Grand Theft Auto V on MSI R9 290X Gaming LE 4GB ($380)

Similarly with GTA, we get a good 20% rise in frame rates from the overclock but it still isn't enough for the last 1-8% or so to the old i7s or newer Core i5s.

GRID: Autosport on MSI R9 290X Gaming LE 4GB ($380)

GRID responds to a number of benefits, especially relating to DRAM speed, IPC and frequency. Using DDR4 helps the Core i3 here it seems, with that overclock giving a good 30% push in frame rates and putting the i3 and i5 within a margin of error.

Shadow of Mordor on MSI R9 290X Gaming LE 4GB ($380)

Shadow of Mordor on MSI R9 290X Gaming LE 4GB ($380)

Mordor is relatively flat on CPU performance.

With the AMD GPU tests, the overclocked Core i3 sits very much in mid table when looking at the big picture. The overclock doesn't really pull any of the games out of the gutter, but the use of DDR4 seems to help in games like GRID which love it when any component is upgraded. In games like Mordor, the GPU is the bottleneck so everyone seems to perform the same.

GPU Tests on GTX 980

Alien Isolation on ASUS GTX 980 Strix 4GB ($560)

Total War: Attila on ASUS GTX 980 Strix 4GB ($560)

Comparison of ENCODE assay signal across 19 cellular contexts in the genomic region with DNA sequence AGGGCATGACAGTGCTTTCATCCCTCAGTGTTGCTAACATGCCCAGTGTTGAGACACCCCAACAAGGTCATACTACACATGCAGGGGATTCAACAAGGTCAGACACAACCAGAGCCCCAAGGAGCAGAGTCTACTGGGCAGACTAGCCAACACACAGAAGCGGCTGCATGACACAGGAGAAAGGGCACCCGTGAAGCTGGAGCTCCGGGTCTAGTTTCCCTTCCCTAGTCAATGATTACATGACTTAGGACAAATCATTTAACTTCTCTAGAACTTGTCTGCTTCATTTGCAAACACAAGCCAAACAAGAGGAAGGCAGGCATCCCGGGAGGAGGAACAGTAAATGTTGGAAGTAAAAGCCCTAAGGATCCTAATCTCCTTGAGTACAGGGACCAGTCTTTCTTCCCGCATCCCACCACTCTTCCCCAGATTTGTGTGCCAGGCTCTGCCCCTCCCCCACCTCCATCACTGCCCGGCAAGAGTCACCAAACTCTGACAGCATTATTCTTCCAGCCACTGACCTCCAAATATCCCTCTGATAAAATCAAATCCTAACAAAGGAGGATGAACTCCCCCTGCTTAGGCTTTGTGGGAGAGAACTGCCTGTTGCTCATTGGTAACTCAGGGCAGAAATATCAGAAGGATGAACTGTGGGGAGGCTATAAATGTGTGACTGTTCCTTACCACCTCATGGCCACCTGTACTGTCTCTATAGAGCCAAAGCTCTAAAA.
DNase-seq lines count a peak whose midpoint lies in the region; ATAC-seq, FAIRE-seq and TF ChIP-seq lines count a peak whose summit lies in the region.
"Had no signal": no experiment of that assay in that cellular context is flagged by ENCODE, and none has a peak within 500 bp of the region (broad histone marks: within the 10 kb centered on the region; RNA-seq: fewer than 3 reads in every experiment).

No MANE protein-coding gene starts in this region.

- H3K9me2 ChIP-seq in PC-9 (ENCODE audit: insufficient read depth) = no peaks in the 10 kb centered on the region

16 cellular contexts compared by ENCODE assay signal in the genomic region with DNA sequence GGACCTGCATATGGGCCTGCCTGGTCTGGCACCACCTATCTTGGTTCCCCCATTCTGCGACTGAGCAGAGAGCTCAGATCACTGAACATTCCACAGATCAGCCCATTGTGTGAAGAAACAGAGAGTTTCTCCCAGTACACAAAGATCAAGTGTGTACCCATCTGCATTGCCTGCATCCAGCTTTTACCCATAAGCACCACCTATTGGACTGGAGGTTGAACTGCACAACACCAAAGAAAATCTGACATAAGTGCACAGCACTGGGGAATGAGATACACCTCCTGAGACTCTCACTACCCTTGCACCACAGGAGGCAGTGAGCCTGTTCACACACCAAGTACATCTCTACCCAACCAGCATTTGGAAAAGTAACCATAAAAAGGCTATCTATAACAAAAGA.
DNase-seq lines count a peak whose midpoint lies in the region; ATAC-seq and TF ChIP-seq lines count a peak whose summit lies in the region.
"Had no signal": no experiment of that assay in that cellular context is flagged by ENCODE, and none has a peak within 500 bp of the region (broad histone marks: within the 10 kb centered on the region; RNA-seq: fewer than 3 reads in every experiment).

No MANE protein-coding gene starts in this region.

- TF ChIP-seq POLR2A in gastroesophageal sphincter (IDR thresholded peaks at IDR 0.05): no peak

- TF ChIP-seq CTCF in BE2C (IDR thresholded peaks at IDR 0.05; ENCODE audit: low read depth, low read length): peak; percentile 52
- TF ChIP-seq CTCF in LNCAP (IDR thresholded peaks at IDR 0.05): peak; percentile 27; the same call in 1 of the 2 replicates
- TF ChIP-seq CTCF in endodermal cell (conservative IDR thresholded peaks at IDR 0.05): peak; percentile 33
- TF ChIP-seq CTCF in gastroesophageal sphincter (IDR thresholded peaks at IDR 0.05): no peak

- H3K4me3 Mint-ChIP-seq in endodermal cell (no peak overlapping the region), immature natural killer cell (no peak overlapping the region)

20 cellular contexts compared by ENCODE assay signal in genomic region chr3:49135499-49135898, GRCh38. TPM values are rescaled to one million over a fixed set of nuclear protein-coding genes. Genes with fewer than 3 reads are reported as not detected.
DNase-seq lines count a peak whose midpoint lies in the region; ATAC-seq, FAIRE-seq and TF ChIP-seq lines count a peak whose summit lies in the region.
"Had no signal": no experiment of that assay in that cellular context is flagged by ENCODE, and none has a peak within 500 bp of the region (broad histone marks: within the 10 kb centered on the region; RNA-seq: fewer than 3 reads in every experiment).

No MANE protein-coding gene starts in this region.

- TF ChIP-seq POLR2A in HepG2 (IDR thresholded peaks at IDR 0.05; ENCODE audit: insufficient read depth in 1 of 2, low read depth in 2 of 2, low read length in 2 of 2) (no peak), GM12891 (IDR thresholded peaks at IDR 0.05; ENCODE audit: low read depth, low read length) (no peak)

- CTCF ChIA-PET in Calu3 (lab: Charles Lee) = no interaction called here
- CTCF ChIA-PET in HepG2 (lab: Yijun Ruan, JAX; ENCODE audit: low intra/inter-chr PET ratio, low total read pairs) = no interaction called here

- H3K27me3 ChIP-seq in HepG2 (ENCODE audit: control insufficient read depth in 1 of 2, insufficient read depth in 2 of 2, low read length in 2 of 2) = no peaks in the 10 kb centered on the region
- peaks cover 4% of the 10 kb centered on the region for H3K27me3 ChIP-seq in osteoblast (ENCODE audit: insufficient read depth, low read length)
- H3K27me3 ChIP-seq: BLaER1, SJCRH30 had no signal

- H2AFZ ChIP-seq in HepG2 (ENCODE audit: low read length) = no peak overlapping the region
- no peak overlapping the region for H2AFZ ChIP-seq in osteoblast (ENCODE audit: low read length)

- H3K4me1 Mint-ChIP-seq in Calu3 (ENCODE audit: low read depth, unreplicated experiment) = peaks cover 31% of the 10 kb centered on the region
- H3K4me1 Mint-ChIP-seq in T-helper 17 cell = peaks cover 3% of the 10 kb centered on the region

Grand Theft Auto V on ASUS GTX 980 Strix 4GB ($560)

GRID: Autosport on ASUS GTX 980 Strix 4GB ($560)

Shadow of Mordor on ASUS GTX 980 Strix 4GB ($560)

Shadow of Mordor on ASUS GTX 980 Strix 4GB ($560)

In everything except Mordor, the overclocked i3 is anywhere from 10-15% behind the Core i5 in frame rates, but mid-table overall.


Everyone has been wondering for a while just how good an overclocked Core i3 part is. Well, here is our data, and the answer is perhaps somewhat surprising: a faster Core i3 moves itself into a mid-table position. In most cases it sits behind the Core i5 parts, unable to get over that hump of using two threads per core and having to share cache resources between hyperthreads. Having real cores in this instance makes a big difference. In a number of cases, the overclocked Core i3 sits above the older Core i7s, especially when improvements to the architecture have a profound impact on the performance of the processor.

But is an overclocked Core i3 going to feel like a part of higher value?

Base Clock Overclocking the Core i3-6100TE: Scaling So Why Do We Not See an Overclockable i3 CPU?
Comments Locked


View All Comments

  • Taristin - Thursday, March 17, 2016 - link